“What is this visa – I have never seen it before” – it was this chance remark from the Visa officer at the American Embassy that made me realise that the Caricom visa that I had got for attending the Cricket World Cup in the Caribbean in 2007 was pretty unique.
Wikipedia tells me that this was a special visa issued jointly by a number of Caribbean countries which was valid only for the period around the cricket world cup. So, it is a visa not likely found on many Passports. Made me feel nice – not sure why though.
How are you doing! I hope you are fine? I’m sorry i didn’t inform you
about my trip to Scotland for a program, I’m presently in Scotland and
got mugged at a gun point by some armed robbers on my way to the hotel
where my money and other valuable things were kept including my
passport. I would like you to assist me with a loan of 1620Pounds to
sort-out my hotel bills and get myself back home.
I have spoken to the embassy here but they are not responding to the
matter effectively,I will appreciate whatever you can afford to assist
me with,I’ll Refund the money back to you as soon as i return, let me
know if you can be of any help. I don’t have a phone where i can be
Another ‘Best Of’ list. Travel + leisure magazine has announced the best of tourism for 2007. Included are the Best Hotels, Best Cities, Best Islands, Best Airlines, Best Cruises, Best Car-rentals, Best Tour Operators and so on.
The big Indian story of course is that the Oberoi Udaivilas comes in as the Best Hotel in the world. The really interesting news for the cognoscenti is the absence of any Aman Resort in the World’s top 100 list for 2007. Intrigued, I checked out the 2006 list – Amanpuri had come in at a low 72nd rank last year. Is this a reflection on the properties of Aman or on the readers of T+L?
Here is a neat ad made by Barbados Tourism. Like all successful modern destination marketing ads, this goes beyond the simplistic use of superlatives and long nature shots. it obviously has all of that – but it also has a clear storyline that appeals to the well-heeled, well-educated, travellers who are rapidly becoming THE market segment everyone wants.
Would want all our tourism marketing organisations to learn a few lessons from stuff like this.
Remember how sea-farers of antiquity fell prey to the temptress Medusa? Well, a little known mythological fact is that Medusa had a younger step-sister who mysteriouly disappeared at birth (a bit like Nirupa Roy who was forever losing Amitabh Bachan or Sashi Kapoor at birth all across the 70s). Many centuries later, Nostradamus – yes, him again – predicted the imminent reappearance of the lost step-sister in a little island in the middle of the ocean, bearing chinense, a temptation of unknown evil.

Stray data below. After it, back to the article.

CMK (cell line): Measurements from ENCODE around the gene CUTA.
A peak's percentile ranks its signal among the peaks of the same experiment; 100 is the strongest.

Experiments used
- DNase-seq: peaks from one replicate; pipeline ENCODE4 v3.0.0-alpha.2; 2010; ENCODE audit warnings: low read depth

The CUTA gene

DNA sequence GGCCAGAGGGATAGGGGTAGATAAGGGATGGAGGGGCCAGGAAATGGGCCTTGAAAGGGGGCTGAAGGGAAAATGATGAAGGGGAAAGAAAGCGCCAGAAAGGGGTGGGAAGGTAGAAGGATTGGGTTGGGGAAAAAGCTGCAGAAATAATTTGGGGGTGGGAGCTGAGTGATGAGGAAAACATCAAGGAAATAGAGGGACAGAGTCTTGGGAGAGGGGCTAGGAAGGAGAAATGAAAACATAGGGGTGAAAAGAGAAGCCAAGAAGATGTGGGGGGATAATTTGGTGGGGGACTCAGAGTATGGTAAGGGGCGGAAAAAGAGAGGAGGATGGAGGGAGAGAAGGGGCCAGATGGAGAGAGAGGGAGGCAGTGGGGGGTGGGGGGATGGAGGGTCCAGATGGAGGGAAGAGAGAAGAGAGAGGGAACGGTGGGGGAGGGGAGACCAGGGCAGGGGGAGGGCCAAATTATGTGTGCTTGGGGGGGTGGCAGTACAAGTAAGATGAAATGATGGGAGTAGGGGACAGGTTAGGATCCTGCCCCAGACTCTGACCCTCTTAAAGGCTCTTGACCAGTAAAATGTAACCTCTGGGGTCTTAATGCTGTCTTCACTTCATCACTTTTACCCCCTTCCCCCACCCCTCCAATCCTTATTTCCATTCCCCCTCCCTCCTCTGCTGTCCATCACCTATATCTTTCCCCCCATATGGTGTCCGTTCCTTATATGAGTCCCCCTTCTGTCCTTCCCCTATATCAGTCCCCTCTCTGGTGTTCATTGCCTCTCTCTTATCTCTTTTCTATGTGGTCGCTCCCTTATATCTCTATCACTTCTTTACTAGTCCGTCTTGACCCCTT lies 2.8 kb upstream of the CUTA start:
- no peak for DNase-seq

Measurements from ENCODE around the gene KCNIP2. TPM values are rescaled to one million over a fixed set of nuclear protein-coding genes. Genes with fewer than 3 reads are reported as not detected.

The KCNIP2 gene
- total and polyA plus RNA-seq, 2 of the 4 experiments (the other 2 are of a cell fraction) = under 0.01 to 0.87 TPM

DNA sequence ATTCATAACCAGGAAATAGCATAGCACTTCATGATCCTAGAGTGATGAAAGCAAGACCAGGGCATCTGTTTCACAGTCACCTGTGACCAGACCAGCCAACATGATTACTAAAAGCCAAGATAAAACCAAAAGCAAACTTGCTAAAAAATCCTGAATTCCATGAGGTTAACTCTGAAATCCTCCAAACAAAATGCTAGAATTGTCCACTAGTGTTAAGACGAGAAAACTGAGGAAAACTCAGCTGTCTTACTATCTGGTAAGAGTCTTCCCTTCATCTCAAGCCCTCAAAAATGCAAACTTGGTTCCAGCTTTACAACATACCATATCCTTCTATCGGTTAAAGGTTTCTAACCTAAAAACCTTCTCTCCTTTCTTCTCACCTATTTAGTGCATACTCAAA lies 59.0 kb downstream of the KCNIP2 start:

Last night, the step-sister appeared before me and she gave me what I now realise, was chinense. With less than 8 hours left before I am carried away to the mystery island never to return, I am fighting time to set out the secret of this evil temptation for all to be-ware.
It has always seemed to me that one’s perception of things is influenced hugely by one’s sense of scale, which in turn is a direct outcome of past experience. This came back to me strongly while on my Caribbean trip last month.
I went to two countries. The larger country has 250,000 people; the population of the smaller one is 100k. Accompanied by a number of my country-men, I set out to explore these countries. Very soon, I started to notice a pattern. My compatriots would try to explain Indian scale to the hosts. For eg. ‘Most large Indian cities have over 10 million people” or “India has a billion people” etc. This would be met a polite nod from the host – it was clear that our caribbean friends had no conception of what we were saying. Not that they did not get the numbers. Just that they could not even remotely comprehend the reality of these numbers.
Soon, I started to see the reverse to be true as well. We, indians could simply not comprehend the reality of a people who were born in and lived their entire life in a country with a population that most self-respecting housing colonies in India would have.
Scale (in this case, of population) is a veil through which we see everything around us. Travel can sometimes bring this fact home with a vengeance.